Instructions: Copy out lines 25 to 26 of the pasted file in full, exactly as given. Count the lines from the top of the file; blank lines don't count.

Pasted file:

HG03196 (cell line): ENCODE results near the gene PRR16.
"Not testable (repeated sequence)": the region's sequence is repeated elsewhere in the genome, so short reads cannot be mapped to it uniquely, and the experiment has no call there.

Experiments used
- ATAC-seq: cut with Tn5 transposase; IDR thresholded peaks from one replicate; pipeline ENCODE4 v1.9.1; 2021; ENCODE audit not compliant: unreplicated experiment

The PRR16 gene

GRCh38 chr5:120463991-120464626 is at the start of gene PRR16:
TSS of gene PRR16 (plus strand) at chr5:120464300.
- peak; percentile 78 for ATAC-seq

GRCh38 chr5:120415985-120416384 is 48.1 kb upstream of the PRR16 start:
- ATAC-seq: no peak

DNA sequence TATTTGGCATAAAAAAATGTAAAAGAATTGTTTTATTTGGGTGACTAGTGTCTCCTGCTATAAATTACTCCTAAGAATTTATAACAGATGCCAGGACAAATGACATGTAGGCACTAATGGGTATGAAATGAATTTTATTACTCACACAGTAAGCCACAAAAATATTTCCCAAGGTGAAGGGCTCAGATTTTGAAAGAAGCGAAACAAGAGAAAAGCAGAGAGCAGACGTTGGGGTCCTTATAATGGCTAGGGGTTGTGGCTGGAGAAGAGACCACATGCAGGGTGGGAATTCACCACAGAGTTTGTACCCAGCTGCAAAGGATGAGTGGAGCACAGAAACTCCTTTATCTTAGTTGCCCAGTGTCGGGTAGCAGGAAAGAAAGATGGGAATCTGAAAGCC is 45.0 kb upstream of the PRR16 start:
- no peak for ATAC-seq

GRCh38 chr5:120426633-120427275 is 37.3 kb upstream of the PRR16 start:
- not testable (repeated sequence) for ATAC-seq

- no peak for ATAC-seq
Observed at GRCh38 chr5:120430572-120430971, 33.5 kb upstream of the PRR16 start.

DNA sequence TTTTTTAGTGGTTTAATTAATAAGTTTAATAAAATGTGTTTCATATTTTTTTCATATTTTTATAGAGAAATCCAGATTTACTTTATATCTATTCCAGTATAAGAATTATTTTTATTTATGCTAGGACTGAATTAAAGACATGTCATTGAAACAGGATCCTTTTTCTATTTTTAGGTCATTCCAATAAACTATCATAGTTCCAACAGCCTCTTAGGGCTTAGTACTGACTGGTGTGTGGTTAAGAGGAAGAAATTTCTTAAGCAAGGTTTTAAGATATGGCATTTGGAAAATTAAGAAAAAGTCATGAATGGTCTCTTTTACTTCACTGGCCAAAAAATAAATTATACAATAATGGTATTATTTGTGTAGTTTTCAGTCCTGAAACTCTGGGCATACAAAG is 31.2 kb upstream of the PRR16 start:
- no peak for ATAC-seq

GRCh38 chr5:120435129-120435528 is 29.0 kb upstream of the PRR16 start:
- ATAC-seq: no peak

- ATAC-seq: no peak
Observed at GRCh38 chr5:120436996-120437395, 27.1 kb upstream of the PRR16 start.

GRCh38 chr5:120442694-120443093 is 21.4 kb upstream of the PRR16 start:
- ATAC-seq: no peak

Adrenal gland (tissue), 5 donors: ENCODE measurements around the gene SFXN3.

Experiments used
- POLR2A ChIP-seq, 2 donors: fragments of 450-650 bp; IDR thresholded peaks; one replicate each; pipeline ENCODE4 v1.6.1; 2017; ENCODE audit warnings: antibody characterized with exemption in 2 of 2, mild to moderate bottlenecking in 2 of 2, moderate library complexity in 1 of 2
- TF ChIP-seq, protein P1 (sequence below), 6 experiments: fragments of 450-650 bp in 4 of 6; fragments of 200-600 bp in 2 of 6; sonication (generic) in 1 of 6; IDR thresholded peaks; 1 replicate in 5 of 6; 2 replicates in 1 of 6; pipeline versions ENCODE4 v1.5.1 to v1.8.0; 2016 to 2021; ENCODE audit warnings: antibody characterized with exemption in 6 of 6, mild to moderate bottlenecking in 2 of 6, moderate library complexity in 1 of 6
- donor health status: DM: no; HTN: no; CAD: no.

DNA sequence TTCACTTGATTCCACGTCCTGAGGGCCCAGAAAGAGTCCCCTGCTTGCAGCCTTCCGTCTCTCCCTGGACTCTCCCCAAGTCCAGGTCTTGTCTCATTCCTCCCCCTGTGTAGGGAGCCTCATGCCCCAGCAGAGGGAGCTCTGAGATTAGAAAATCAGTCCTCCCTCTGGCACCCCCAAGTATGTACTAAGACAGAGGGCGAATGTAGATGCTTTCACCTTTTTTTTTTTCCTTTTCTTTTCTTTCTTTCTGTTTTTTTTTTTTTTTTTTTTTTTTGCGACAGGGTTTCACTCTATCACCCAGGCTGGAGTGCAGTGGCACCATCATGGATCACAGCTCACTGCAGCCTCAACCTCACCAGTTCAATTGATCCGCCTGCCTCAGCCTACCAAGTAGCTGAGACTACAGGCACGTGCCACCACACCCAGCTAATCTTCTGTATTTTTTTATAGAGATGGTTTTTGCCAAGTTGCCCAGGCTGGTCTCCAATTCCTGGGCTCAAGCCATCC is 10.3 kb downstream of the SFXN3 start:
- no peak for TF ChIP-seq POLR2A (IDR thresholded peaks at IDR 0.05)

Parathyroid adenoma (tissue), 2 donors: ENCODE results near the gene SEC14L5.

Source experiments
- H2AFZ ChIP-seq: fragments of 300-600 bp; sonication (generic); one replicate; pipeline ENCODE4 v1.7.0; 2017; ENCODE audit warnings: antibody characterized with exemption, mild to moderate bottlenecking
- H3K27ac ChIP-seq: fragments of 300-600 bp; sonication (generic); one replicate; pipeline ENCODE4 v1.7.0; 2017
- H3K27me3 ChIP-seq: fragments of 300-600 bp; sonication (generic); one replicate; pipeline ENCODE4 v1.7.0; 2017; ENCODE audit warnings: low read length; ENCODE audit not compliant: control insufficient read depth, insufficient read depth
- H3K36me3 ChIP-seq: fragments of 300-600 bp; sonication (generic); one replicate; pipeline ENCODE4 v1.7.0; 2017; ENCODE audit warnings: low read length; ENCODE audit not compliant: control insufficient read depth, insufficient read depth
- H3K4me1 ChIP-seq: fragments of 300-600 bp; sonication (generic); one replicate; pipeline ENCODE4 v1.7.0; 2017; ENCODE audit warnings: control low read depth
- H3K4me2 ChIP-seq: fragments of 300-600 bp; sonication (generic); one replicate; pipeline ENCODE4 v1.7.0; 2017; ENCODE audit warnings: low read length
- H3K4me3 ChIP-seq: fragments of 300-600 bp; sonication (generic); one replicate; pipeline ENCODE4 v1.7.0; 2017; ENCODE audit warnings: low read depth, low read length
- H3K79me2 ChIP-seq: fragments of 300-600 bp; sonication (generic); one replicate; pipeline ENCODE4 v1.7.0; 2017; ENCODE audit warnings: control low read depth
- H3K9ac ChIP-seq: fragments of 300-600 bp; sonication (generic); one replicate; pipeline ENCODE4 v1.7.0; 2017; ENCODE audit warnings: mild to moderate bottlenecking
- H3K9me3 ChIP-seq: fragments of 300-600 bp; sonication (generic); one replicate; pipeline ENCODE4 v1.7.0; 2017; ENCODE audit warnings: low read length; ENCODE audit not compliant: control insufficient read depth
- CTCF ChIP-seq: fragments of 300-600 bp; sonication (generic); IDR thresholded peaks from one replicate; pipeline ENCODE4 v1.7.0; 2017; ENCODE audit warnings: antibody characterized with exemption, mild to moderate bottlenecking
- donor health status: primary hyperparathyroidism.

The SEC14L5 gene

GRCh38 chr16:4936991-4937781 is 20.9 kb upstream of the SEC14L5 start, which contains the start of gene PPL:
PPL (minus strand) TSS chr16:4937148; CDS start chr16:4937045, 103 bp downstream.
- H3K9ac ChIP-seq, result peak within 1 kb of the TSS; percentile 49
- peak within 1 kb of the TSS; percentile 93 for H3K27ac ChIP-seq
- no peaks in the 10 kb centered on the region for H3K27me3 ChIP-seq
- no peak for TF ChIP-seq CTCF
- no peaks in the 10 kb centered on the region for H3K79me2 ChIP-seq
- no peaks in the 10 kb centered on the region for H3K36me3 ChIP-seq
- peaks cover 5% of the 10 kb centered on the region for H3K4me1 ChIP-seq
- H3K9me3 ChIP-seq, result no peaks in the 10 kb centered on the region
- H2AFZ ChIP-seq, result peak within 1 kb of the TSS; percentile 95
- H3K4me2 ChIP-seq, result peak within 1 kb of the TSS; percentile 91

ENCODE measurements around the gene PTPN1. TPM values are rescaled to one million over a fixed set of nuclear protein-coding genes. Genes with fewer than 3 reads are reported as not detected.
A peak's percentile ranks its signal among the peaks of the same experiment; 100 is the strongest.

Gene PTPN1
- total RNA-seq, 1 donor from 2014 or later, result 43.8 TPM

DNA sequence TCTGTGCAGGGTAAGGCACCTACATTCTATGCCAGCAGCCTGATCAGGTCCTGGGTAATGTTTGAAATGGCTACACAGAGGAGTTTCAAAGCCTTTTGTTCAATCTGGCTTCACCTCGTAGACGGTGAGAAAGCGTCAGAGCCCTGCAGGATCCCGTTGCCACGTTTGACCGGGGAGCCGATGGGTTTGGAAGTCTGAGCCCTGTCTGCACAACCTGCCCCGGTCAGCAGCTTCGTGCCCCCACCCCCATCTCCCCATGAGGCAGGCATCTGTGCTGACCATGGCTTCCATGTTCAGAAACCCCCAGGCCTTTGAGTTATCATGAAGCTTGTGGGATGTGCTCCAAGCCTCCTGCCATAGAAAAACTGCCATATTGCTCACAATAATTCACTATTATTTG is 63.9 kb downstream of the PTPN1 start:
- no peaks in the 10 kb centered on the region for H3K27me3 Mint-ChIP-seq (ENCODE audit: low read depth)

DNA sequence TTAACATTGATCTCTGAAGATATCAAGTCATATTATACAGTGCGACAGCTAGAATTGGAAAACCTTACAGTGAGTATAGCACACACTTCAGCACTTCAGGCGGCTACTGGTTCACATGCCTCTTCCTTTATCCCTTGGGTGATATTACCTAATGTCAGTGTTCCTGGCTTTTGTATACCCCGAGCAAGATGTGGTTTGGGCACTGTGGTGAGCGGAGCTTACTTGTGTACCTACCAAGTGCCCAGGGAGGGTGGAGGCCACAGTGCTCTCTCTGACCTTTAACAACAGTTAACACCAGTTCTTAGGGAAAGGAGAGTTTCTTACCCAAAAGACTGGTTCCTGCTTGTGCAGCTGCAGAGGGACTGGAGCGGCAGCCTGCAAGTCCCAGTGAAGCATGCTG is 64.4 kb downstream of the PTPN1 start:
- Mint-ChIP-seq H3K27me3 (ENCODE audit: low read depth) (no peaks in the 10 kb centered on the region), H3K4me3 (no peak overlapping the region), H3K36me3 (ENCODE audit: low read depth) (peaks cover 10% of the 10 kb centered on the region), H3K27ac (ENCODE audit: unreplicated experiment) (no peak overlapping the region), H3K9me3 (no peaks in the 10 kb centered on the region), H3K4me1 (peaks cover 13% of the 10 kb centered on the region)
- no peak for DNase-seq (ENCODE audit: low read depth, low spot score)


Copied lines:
Adrenal gland (tissue), 5 donors: ENCODE measurements around the gene SFXN3.

Experiments used